Opinions Relating to Orders - 2021

Storey v. Lumpkin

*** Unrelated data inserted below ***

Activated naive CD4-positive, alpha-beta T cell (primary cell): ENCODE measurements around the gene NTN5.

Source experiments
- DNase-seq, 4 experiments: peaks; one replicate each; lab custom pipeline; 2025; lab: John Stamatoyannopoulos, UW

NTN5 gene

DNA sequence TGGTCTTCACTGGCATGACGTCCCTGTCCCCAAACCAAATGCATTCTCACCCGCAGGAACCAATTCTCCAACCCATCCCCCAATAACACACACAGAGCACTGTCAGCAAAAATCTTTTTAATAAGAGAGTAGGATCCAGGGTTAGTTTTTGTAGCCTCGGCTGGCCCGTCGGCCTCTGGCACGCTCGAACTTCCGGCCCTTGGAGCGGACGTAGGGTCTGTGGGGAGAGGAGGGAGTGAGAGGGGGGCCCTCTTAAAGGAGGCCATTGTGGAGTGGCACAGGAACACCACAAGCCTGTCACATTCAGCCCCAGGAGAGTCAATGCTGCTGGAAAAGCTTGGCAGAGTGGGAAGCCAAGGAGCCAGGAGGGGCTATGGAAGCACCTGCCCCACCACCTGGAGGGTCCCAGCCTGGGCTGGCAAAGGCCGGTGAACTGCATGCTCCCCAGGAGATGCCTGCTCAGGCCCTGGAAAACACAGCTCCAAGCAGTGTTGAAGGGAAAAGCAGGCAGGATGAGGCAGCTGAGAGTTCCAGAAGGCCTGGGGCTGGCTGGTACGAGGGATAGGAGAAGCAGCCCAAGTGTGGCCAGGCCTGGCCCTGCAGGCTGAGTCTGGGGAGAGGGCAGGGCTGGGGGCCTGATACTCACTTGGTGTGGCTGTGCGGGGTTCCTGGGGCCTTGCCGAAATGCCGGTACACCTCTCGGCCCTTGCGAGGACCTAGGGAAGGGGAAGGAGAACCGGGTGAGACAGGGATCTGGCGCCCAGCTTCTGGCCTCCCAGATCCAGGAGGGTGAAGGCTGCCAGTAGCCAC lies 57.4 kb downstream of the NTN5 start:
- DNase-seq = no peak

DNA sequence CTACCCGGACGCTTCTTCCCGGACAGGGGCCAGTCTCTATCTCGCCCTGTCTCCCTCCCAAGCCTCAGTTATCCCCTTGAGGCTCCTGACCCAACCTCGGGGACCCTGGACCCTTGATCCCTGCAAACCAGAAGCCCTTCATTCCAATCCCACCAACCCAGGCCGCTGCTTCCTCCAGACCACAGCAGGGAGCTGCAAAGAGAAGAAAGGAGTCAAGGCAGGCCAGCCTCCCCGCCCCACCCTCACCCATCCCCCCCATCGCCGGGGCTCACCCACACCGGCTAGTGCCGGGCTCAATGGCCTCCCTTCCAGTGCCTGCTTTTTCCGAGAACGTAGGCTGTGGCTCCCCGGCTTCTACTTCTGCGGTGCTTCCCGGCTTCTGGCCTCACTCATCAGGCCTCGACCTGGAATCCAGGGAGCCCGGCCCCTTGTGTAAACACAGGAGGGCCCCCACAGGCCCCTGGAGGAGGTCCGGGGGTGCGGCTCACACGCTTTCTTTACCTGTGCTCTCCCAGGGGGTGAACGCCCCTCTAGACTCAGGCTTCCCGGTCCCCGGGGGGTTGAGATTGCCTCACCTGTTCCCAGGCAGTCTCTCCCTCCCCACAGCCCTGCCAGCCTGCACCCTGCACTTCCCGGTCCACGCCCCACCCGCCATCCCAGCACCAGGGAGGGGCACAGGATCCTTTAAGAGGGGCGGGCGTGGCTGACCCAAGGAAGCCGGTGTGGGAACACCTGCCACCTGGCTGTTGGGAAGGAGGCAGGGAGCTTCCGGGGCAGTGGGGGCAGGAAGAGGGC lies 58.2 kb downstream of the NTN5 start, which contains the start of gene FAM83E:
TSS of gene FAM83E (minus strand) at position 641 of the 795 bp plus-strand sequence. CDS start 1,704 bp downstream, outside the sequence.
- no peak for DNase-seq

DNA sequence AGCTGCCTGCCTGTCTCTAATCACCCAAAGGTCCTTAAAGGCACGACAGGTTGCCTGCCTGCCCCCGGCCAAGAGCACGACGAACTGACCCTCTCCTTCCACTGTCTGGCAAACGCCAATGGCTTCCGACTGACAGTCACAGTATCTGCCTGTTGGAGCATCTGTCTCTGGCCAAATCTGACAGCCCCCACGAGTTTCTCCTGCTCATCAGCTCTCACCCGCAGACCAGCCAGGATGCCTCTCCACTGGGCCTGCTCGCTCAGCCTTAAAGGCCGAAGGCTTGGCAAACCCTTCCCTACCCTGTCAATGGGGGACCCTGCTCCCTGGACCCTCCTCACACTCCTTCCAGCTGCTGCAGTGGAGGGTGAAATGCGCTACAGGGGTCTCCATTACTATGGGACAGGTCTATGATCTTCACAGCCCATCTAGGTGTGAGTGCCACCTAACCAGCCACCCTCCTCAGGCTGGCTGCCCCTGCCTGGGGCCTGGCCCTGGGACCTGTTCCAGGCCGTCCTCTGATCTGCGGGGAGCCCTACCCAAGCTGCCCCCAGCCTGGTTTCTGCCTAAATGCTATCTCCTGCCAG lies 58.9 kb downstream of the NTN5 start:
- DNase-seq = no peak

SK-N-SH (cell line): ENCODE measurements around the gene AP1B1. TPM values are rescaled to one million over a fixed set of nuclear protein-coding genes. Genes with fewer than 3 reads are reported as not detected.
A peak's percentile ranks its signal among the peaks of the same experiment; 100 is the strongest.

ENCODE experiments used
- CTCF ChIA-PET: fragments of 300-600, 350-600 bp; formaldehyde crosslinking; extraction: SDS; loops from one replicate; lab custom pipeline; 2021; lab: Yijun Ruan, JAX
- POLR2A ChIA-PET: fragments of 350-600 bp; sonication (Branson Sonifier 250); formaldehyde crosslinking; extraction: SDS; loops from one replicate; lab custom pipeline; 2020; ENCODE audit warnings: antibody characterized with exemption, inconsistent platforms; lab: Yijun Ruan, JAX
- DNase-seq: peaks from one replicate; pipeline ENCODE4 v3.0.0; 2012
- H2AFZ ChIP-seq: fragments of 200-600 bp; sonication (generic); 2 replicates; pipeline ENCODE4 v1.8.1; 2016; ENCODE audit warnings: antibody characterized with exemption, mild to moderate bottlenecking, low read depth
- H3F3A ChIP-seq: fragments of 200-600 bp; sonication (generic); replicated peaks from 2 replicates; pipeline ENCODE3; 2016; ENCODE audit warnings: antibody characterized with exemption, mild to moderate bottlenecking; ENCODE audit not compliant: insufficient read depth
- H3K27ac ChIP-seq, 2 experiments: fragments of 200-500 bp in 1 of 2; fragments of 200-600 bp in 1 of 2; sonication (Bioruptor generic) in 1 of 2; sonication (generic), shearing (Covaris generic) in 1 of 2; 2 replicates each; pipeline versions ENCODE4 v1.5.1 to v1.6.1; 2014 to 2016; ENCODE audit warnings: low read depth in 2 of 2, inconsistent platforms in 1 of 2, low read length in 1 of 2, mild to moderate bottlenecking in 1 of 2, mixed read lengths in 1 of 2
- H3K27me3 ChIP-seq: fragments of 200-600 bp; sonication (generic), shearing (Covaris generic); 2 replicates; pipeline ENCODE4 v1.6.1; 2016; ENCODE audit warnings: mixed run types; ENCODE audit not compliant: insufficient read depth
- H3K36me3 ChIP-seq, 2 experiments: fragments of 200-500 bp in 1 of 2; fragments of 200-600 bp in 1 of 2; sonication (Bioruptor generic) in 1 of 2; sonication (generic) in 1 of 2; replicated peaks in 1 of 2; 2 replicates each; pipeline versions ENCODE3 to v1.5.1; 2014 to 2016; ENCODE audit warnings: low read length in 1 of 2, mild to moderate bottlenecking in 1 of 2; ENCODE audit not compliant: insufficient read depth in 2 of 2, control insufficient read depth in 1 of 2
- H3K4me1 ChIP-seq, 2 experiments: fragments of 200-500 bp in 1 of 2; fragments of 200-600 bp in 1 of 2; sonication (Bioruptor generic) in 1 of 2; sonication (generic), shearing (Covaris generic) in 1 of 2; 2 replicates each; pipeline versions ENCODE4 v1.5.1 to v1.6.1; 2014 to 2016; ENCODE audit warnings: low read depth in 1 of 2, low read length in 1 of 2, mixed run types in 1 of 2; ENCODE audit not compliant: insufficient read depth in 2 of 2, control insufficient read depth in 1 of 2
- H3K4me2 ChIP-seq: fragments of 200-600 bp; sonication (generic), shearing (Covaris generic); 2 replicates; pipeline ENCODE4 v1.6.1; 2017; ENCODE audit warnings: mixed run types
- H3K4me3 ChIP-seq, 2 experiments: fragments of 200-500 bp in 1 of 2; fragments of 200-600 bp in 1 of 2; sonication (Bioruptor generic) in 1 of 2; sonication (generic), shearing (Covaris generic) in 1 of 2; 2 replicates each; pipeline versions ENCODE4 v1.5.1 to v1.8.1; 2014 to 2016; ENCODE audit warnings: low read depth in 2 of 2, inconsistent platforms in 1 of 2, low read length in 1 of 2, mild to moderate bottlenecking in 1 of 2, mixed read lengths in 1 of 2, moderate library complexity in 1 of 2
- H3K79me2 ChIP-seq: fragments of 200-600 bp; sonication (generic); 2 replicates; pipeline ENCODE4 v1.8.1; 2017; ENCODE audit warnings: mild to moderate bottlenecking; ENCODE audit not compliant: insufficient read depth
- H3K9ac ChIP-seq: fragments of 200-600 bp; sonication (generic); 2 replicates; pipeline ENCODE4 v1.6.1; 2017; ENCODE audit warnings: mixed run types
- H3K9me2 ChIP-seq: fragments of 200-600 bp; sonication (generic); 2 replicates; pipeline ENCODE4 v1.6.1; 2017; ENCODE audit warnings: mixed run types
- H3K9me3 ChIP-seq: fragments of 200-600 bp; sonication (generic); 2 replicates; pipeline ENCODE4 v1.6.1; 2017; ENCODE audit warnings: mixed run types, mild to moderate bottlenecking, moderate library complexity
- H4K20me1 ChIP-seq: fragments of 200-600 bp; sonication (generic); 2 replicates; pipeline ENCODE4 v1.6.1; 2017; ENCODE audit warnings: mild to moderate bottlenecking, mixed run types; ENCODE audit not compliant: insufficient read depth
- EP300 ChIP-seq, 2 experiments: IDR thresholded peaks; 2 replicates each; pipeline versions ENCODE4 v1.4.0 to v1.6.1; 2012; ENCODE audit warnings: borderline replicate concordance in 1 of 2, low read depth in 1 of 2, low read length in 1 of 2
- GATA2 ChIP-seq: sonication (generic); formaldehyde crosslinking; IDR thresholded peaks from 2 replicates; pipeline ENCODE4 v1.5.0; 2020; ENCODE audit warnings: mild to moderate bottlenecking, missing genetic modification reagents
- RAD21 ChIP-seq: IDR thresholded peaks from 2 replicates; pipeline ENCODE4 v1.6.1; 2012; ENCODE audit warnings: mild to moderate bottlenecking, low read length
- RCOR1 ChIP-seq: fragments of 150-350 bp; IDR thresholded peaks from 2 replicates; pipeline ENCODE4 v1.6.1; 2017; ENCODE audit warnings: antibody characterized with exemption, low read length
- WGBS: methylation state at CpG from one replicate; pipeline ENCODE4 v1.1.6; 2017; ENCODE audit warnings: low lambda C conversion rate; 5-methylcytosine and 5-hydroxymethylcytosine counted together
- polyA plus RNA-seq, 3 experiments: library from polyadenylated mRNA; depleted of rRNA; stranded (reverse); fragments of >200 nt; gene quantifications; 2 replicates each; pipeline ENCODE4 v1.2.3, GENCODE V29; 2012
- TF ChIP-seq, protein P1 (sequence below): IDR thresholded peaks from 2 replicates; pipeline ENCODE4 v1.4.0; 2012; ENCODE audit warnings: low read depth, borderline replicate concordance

The petition for a writ of certiorari is denied. Statement of JUSTICE SOTOMAYOR respecting the denial of certiorari. The facts of this case offer a cautionary tale for those Courts of Appeals that have yet to define what constitutes a restricted “second or successive habeas corpus application,” 28 U. S. C. §2244(b)(2), in the context of prosecutorial misconduct. I write to underscore how erroneous the Fifth Circuit’s definition is and how it unfairly deprives individuals of an opportunity to raise serious claims of prosecutorial malfeasance in federal habeas proceedings. After a jury convicted petitioner Paul David Storey of murdering Jonas Cherry in the course of a robbery, prosecutors argued for a death sentence. In the State’s punishmentphase closing argument, a prosecutor told the jury: “[I]t should go without saying that all of Jonas’s family and everyone who loved him believe the death penalty is appropriate.” Ex parte Storey, 584 S. W. 3d 437, 447 (Tex. Crim. App. 2019) (Walker, J., dissenting). The jury sentenced Storey to death. In December 2016, eight years after trial and months before Storey’s scheduled execution, Storey’s counsel learned that the prosecutor’s assertion during the punishmentphase closing arguments was false.